The Wolverines earned a split despite playing two games on the road for the week. That’s acceptable but the upcoming week could be equally as difficult. First up is a home game against Indiana followed by a Sunday trip to the Breslin Center. A sweep of those games would re-establish Michigan as a legitimate Big Ten title threat, a split likely keeps the Wolverines about where they are while a two loss week would pose questions and push Michigan much further toward the cloudy mid-section of the Big Ten.

Photo: MGoBlue

Player Bullets

  • Tim Hardaway Jr.: Hardaway hit some shots, took a charge and played pretty well but he still took two or three forced threes that were essentially wasted possessions. He was Michigan’s leading scorer with 15 points on 5-of-12 shooting but I’d like to see Michigan get him more involved inside the arc. Good things happen when the Wolverines get Hardaway the ball on the curl but he needs to be a little stronger with his ball handling when he’s slashing to the hoop. Hardaway seems to be figuring things out, slowly but surely, and seems to be playing with more confidence than we saw two weeks ago.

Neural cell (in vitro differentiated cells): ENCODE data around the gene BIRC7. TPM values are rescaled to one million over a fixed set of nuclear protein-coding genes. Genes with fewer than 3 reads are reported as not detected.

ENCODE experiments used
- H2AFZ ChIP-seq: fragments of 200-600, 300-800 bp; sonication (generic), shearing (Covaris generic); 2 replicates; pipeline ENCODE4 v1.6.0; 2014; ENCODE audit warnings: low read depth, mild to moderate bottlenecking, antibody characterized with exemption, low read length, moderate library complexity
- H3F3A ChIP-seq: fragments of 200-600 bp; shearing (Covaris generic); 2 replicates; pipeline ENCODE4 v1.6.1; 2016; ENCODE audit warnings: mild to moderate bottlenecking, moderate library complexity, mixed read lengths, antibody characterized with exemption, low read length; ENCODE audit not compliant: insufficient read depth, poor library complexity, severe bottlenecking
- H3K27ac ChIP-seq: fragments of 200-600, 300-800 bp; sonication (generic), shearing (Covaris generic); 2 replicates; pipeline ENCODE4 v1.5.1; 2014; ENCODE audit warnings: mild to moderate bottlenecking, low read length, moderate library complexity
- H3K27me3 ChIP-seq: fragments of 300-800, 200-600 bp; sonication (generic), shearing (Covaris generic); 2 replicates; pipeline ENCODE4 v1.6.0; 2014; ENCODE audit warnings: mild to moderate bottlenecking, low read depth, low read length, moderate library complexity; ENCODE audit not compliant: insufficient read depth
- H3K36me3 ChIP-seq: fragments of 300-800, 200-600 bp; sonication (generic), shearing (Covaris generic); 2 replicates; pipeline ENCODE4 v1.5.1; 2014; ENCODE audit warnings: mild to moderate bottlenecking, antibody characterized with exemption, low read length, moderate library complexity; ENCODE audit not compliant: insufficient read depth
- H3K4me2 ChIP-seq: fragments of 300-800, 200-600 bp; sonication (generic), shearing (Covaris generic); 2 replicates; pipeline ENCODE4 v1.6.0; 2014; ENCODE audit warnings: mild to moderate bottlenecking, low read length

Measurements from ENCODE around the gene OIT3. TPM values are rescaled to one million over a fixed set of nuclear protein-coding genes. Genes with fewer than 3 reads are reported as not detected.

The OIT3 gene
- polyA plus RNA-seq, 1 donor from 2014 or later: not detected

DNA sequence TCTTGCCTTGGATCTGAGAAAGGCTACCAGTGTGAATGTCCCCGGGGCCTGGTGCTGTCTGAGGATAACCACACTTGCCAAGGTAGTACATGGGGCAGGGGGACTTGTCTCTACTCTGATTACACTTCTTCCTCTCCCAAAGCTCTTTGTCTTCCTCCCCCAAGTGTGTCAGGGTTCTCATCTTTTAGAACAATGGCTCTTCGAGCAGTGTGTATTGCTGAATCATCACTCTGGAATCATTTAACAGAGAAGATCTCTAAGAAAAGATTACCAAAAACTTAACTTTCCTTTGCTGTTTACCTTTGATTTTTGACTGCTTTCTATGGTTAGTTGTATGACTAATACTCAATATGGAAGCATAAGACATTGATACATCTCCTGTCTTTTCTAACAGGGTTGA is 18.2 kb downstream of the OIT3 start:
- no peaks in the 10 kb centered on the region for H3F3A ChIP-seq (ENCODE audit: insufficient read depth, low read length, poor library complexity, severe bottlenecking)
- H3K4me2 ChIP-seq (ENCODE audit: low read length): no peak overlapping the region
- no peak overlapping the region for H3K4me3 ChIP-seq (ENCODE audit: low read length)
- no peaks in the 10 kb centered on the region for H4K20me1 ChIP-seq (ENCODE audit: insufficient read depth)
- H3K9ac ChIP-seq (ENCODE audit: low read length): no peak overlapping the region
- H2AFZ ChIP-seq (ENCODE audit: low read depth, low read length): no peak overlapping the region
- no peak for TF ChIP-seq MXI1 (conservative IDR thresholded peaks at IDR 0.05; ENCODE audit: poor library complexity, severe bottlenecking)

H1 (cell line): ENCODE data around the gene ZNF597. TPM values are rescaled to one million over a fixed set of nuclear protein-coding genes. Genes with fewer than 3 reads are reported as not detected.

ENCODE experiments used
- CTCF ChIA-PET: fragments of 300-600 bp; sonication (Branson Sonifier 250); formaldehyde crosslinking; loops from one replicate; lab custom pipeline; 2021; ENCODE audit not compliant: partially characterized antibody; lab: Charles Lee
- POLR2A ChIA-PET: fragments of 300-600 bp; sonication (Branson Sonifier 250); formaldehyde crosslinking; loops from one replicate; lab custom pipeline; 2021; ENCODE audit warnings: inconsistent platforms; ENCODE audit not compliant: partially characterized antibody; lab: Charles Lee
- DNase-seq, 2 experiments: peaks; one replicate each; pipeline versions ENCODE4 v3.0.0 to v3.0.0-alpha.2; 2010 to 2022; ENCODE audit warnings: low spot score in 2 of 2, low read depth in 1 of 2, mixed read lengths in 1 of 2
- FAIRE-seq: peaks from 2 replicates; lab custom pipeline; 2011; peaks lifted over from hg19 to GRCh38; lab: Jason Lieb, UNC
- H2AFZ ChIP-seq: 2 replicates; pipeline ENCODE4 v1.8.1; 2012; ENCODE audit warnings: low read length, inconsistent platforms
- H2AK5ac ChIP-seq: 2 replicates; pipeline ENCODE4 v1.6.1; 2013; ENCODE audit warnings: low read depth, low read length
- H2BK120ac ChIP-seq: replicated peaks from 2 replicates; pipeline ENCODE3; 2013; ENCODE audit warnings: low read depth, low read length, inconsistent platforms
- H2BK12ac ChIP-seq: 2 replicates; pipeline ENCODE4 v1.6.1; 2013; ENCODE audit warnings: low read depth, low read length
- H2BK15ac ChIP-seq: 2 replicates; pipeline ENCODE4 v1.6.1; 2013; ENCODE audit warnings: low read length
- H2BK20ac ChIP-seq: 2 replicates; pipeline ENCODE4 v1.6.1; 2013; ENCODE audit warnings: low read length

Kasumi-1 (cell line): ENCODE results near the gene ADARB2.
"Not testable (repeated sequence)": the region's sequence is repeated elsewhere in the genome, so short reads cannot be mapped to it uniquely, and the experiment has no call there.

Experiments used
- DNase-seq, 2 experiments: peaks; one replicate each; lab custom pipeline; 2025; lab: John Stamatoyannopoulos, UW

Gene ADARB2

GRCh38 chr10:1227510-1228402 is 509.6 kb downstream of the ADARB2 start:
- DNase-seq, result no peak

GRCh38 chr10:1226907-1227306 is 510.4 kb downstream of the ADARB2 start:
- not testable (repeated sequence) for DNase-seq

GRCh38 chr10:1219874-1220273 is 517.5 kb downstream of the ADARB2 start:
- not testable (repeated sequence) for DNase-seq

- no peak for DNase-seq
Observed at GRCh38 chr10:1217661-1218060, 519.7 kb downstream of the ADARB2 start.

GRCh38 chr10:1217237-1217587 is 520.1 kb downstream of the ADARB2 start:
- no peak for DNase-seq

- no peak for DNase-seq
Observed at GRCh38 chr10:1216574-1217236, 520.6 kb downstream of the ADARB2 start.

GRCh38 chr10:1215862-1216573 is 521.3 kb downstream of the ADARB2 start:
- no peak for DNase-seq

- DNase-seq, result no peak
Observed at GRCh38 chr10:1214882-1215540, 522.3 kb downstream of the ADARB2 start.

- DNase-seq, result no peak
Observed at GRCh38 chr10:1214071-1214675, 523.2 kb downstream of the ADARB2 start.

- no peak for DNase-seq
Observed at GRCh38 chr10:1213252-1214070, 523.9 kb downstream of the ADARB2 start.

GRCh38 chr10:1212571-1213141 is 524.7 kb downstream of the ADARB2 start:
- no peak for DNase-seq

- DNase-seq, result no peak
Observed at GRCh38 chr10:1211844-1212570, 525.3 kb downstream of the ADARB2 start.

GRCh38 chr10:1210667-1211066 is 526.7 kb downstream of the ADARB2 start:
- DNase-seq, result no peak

• Trey Burke: Playing against Aaron Craft’s physical defense is a chore unlike many others and while Burke struggled at times, he also made plenty of big plays. Finishing with 13 points on 5-of-11 (3-6 3pt) shooting with five assists and five turnovers, Burke’s performance was a bit of a mixed bag. The turnovers were frustrating but without Burke’s big threes this is game could have turned into a blowout.
  • Jordan Morgan: Morgan did a solid job on Sullinger and made himself available for some clean looks for Burke. He was 4-of-7 on the day but Michigan just can’t afford for him to miss out on easy looks when he hesitates around the hoop instead of going up immediately. He was also limited to just eight minutes in the second half after getting in foul trouble.
  • Stu Douglass: After playing one of his best games of the season at Purdue, Douglass struggled in Columbus. He had three turnovers to one assist and was just 3-of-9 (1-5 3pt) for seven points on the night.
  • Zack Novak: Novak was a non-factor in the game. He struggled with fouls and was 0-for-4 from the floor. This game was the first time Novak was held scoreless since November of 2010.
  • Evan Smotrycz: Smotrycz is still searching for his shot as he was 1-of-6 (1-4 3pt) on the game and had just one rebound in 18 minutes. He needs to be an efficient scoring option because he’s not an impact defender. If he can hit shots while he’s on the floor, that’s a change of pace that you can live with.
  • Matt Vogrich: Vogrich grabbed two rebounds and provided a bit of energy for Michigan in just six minutes of action.
  • Blake McLimans: McLimans is probably Michigan’s best screener and he also knocked down one of his two three point attempts. His weakness remains on the glass as he didn’t grab a rebound in eight minutes of play.